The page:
Top jam: "Goldtone"

(6) Fade - Yo La Tengo (Matador)
Yo La Tengo have been releasing music since the dawn of time (or, 1986), and I am familiar/in love with their material from Painful (1993) onward. Based on my experience with them, they release an album every three-or-so years, and that album is always at least really good, if not absolutely great. Fade does not deviate from this pattern. It is their softest, slowest album since 2000's And Then Nothing Turned Itself Inside-Out, but then again, it is incredibly dynamic like all of their records (that I've heard). There is a bit of variety from song to song in the first half, from epic folk rock to orchestral 60s pop to noisy YLT-style indie rock, etc. The second half seems to have more of a focus on the acoustic guitar, so I will dub it the "folk half" of Fade. I will not complain, as the songs are gorgeous (especially the huge, climactic closer, "Before We Run"), but, I would have loved a little more rockin' here. Otherwise, Fade is another YLT album that is pretty much on par with most of the rest (still up for debate).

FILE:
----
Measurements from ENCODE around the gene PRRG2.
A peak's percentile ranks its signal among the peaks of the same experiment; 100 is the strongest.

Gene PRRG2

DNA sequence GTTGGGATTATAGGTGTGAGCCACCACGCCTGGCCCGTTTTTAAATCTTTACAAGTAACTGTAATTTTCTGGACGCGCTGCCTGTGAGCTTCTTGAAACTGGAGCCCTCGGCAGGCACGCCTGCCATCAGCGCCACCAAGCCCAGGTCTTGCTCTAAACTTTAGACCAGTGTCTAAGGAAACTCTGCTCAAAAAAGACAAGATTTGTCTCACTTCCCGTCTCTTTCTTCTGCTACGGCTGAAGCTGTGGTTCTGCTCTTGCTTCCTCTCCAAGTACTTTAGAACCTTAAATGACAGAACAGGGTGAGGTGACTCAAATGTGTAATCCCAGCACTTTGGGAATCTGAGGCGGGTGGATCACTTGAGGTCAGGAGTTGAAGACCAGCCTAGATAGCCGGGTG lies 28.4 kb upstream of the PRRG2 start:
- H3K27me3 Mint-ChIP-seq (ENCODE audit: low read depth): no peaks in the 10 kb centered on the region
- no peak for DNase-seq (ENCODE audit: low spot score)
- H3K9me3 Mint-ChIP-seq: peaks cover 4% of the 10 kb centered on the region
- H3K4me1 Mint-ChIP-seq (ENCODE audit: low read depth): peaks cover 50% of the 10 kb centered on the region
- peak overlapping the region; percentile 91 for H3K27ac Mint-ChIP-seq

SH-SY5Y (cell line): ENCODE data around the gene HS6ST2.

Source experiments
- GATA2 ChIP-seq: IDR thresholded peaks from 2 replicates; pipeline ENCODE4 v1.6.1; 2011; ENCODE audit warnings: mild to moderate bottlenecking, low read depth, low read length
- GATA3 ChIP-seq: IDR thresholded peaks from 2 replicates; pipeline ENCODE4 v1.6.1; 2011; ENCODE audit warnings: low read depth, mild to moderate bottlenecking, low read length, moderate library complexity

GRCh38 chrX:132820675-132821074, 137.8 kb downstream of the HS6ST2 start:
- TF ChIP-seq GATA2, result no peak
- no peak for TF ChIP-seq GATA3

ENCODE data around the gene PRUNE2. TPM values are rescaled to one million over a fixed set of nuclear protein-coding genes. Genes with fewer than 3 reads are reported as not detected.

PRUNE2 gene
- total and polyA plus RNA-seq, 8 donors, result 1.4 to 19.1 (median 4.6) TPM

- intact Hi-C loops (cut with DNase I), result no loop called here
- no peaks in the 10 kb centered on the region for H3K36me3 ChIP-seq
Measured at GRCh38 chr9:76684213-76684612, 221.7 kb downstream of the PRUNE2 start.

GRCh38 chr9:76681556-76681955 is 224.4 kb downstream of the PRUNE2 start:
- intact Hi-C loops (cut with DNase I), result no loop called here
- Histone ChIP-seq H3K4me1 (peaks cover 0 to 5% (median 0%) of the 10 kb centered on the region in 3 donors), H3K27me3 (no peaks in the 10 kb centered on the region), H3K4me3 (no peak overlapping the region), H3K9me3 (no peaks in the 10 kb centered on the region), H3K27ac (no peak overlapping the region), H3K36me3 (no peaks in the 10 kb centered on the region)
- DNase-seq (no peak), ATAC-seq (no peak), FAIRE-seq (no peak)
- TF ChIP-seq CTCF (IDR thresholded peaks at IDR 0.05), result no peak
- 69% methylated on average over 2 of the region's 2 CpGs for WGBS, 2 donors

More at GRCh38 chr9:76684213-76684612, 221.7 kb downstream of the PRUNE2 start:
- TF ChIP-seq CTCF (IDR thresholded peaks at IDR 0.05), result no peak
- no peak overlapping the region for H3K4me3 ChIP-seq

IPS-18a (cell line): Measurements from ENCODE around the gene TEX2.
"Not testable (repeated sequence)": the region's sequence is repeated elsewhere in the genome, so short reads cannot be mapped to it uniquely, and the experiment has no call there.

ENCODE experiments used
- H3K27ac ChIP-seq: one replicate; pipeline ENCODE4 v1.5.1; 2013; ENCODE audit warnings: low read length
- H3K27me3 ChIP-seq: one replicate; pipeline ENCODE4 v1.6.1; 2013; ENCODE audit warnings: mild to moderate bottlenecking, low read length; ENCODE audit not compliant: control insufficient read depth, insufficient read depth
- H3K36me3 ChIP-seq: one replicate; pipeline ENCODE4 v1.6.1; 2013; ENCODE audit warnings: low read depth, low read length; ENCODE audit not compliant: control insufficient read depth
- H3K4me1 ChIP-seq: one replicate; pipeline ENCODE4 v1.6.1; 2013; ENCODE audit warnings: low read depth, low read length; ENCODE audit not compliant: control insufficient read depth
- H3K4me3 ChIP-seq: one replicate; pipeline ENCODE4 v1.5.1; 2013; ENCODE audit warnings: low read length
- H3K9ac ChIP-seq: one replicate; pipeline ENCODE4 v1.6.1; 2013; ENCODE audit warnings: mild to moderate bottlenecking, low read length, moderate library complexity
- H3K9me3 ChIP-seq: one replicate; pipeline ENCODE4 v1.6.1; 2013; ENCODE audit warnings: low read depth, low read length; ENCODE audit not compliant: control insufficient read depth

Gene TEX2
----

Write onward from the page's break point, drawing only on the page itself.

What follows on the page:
Top jam: "Well You Better"

Light Up Gold
(5) Light Up Gold - Parquet Courts (What's Your Rupture?)
This record was originally released in 2012, and then What's Your Rupture? reissued it at the very beginning of 2013. Now that I have that out of the way, Light Up Gold RULES. Big time. I'll admit I didn't entirely get it at first; it just sounded like a pretty cool garage rock record. Then, I noticed all the subtle guitar nods to Pavement, which makes for a pretty interesting sound when combined with the simple, driving rhythms that make up these songs. The whole slacker feel here also calls back to Pavement, along with The Modern Lovers. Parquet Courts churn out 15 jams in under 35 minutes (love that) that sound like the two bands mentioned above rolled into one with some Television thrown in. I didn't like the 2013 EP Tally All the Things That You Broke nearly as much, but I am pumped for the next full-length.
Top jam: "Yr No Stoner"

Extended Plays